Books, My Precious...
It's time for The Spring Reading Edition of the Axis of Weevil Thursday Three!. As you can see we like books.
I won't bore you with pictures of the other nine bookcases.
1. Do you like to read one book at a time until youâ€™re finished, or multiple things at once?
Back in the olden days when I had all sorts of time and such, I usually had lots of books going at once. Now I'm lucky to be reading anything other than a blog entry here and there and so I usually stick to one book at a time and perhaps a few magazines.
2. Do you do your browsing at the library, or do you prefer going to retailers such as Barnes and Noble and glomming up free samples of the publishing arts, pretending youâ€™re actually going to buy something?
Library. Library. Library. I love buying new books, but I have eleven overflowing bookcases and I hate packing books up and storing them away. I'd rather check them out, which appeals to the cheapskate in me anyway, and not have to find a home for them on a new shelf.
3. Which do you prefer--hard cover, paperback, or online?
Although I probably read more stuff on the web than any where else, online is right out as my preference. That's not really a good way to read anything long. I suppose hard covers, or as we liked to call them in my librarian days "cloth" books, are the best, but unless a book is really, really old I can't get too worked up about the cover. Books are too familiar as friends to be sacred. In this house we live with them all over, which means they get bent, tossed around, stepped on and mistreated. But they are also loved. If the pages fall out of a book, we tape it back together. It's the words that matter more than what the cover is made of to me.
That said, I do have a bookcase filled mostly with very old or very special books. I read from there occasionally, but the children aren't allowed to get their grubby hands on those books.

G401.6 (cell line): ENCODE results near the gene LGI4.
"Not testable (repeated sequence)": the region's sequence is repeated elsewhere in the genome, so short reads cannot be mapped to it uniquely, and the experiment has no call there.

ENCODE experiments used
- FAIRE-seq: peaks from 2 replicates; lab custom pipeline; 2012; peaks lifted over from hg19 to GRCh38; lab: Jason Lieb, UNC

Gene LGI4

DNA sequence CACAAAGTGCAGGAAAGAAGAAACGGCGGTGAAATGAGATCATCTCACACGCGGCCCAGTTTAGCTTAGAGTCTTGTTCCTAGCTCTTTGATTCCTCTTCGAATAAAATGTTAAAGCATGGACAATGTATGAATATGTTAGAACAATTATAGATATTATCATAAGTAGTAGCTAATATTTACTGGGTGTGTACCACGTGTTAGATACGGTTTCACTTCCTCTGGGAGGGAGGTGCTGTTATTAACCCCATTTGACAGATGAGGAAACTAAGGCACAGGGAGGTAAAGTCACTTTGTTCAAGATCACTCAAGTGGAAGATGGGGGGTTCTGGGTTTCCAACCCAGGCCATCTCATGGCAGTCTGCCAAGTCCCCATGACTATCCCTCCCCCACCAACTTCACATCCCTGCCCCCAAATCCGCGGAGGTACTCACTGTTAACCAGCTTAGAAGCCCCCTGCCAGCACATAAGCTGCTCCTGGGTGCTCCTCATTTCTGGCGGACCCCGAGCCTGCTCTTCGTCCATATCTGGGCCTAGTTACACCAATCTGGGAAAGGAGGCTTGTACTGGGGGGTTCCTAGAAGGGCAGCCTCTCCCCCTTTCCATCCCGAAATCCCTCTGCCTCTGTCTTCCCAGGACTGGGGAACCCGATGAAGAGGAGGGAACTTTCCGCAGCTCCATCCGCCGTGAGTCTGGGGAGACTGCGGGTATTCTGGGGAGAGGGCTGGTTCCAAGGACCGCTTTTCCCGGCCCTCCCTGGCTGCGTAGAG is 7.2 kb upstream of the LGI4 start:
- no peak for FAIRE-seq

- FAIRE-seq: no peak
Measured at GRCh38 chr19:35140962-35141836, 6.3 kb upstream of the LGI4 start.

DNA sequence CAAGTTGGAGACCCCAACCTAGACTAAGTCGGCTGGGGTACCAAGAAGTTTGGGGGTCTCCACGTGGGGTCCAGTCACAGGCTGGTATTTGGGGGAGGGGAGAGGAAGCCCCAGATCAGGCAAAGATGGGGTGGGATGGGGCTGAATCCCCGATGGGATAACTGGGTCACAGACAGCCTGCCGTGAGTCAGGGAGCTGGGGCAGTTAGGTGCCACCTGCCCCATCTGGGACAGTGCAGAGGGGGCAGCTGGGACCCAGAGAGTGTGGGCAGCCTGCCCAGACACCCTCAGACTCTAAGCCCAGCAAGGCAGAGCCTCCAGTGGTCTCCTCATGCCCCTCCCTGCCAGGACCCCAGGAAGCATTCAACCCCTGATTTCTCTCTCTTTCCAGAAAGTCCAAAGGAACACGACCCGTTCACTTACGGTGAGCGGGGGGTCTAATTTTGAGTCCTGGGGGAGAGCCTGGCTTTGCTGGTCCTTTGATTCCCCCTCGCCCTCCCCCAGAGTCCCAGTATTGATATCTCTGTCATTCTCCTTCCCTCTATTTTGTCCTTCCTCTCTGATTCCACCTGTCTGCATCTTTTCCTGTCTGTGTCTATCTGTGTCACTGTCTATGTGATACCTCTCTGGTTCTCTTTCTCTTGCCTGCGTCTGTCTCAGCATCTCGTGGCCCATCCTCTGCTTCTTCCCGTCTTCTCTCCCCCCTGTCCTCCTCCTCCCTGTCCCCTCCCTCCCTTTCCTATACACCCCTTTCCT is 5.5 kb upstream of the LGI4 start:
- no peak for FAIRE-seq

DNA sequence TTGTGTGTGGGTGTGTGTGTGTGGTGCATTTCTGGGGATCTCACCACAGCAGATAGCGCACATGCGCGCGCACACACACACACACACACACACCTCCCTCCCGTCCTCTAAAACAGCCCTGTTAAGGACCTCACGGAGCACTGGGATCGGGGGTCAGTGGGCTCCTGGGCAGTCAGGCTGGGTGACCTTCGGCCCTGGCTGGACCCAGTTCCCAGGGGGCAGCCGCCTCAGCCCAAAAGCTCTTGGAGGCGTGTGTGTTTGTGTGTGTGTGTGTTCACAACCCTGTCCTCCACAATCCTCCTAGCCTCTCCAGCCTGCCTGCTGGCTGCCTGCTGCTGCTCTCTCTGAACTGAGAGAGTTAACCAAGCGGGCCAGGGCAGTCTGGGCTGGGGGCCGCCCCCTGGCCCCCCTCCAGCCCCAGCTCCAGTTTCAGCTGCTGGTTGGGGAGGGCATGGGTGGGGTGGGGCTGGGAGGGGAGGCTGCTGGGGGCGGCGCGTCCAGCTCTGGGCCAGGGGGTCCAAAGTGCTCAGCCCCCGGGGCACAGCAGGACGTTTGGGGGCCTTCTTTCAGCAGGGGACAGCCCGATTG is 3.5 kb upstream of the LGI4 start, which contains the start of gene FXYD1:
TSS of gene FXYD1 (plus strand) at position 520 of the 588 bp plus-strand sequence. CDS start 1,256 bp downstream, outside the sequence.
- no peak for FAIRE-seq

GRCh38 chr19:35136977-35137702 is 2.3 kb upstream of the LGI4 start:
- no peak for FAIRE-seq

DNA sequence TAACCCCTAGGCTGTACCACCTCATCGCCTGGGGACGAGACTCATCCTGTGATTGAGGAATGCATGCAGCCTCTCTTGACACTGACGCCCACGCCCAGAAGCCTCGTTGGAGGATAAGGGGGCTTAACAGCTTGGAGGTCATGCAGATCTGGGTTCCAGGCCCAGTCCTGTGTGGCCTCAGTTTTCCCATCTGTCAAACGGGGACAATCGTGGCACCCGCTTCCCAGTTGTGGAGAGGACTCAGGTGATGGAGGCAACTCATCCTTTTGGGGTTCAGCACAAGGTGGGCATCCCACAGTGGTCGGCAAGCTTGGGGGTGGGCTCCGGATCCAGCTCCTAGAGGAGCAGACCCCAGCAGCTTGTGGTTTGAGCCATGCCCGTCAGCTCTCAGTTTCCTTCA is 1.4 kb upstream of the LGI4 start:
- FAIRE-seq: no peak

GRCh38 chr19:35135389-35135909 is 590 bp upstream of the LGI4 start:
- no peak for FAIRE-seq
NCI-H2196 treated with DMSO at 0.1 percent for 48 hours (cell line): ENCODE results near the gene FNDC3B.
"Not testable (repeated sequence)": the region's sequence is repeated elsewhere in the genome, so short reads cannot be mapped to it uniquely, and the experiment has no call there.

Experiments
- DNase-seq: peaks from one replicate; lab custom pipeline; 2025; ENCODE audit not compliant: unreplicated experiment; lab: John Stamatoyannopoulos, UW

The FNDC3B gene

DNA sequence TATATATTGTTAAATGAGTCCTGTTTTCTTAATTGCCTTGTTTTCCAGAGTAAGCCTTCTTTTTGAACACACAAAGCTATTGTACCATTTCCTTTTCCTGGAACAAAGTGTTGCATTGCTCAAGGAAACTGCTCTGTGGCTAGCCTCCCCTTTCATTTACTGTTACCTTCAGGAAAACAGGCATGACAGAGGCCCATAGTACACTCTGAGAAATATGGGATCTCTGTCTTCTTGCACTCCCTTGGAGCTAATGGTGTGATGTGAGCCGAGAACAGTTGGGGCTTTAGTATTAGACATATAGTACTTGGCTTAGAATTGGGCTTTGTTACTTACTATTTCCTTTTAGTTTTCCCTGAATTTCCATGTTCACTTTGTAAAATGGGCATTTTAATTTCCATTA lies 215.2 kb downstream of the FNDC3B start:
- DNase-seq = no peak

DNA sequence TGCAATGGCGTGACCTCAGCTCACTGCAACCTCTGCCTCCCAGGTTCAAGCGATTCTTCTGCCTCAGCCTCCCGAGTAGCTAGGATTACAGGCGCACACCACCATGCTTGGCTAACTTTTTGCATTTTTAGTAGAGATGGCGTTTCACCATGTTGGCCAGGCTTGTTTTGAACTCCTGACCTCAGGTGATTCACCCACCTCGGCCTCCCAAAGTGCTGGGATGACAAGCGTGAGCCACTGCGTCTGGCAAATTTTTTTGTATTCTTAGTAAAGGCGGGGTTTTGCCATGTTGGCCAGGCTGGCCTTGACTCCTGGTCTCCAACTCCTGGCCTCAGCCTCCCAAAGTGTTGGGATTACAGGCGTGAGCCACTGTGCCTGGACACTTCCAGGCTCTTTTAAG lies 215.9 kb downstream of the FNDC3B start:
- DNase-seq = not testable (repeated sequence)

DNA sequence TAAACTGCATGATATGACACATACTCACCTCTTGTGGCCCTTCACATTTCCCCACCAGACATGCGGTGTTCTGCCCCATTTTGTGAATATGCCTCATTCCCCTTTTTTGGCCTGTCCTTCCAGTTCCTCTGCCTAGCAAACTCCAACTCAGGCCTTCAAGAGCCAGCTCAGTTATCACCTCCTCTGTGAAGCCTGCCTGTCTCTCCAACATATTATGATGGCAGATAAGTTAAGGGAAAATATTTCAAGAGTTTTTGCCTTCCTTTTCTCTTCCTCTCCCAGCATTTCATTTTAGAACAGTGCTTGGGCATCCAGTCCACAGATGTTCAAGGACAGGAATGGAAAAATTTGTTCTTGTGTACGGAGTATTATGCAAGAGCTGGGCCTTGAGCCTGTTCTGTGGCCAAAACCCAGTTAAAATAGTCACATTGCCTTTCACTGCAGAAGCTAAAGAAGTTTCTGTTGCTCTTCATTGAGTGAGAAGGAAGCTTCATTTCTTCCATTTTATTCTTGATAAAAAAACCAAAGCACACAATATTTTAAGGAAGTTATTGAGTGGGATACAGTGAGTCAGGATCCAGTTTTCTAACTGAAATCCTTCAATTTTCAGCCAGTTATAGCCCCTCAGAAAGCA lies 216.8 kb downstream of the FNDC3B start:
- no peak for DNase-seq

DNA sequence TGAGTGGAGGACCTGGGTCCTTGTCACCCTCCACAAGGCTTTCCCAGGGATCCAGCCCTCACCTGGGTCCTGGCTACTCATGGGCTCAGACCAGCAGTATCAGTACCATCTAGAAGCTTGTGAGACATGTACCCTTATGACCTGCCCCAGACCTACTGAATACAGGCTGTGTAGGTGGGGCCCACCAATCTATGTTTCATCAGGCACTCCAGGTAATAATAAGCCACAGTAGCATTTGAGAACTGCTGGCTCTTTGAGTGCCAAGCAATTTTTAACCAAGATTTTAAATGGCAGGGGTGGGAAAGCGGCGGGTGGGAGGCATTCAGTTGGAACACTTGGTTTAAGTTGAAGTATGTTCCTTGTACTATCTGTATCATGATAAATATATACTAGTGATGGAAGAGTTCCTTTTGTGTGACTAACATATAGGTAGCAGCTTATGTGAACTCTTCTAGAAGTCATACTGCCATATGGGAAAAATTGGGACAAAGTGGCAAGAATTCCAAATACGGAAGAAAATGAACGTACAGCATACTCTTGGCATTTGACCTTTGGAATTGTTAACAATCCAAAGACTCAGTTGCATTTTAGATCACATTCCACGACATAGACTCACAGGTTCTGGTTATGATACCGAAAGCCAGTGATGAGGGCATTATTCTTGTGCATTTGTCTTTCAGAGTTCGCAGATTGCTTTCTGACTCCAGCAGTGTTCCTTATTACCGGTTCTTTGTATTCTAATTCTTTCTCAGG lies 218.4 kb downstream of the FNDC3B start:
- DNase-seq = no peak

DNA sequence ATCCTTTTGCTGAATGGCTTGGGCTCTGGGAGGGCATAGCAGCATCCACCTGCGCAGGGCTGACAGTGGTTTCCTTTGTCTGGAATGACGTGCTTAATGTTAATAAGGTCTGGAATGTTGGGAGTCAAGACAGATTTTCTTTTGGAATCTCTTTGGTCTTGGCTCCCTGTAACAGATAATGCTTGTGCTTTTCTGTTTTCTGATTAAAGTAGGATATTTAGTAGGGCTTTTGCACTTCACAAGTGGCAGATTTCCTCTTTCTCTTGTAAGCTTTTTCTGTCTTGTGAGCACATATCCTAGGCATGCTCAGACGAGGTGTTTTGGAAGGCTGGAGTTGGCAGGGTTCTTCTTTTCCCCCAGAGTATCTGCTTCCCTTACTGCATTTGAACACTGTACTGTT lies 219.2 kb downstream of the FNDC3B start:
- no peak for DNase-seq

And a special bonus question:
4. What do you read most often?
A very non-specific question, I must say. I probably read children's books most often, followed by blogs and magazines next. Once in a while I get to read real books. Sometimes I like to read fluffy Regency Romance novels and sometimes more improving literature, but it's been a long time since I got to concentrate for long on much of anything.
April 19, 2005
Gardening Tips From Someone Learning On The Job
When I was a little girl in California my mother had a lovely garden. When we moved to Arizona, not so much. In fact, most of the time we lived in a house with a desert landscape that required nothing other than a little weed pulling. When I was in junior high we moved to the fertile Ohio lands and my mother really started gardening again.
Of course as a detatched and sometimes moronic teenager, I never had much interest in gardening, but I still managed to pick some things up by osmosis -- things that stuck with me until we finally got our own house a few years ago.
And so here are a few tips I've picked up.
(1) If you don't know plants, find a friend or neighbor to help you figure out what is planted in your yard. When we first moved in, a friend came over and asked if we were going to cut down all the "short trees with big leaves." It's true they were overgrown and needed trimming, but fortunately, I knew they were dogwoods.
(2) Look at your neighbors' yards ON YOUR SIDE OF THE STREET to figure out what will work best in your yard (and condition of shadiness). My front yard has a southern exposure. What works in full sun on my side of the street, doesn't work so well in the shade of my neighbor across the street, whose yard faces north and has a large maple.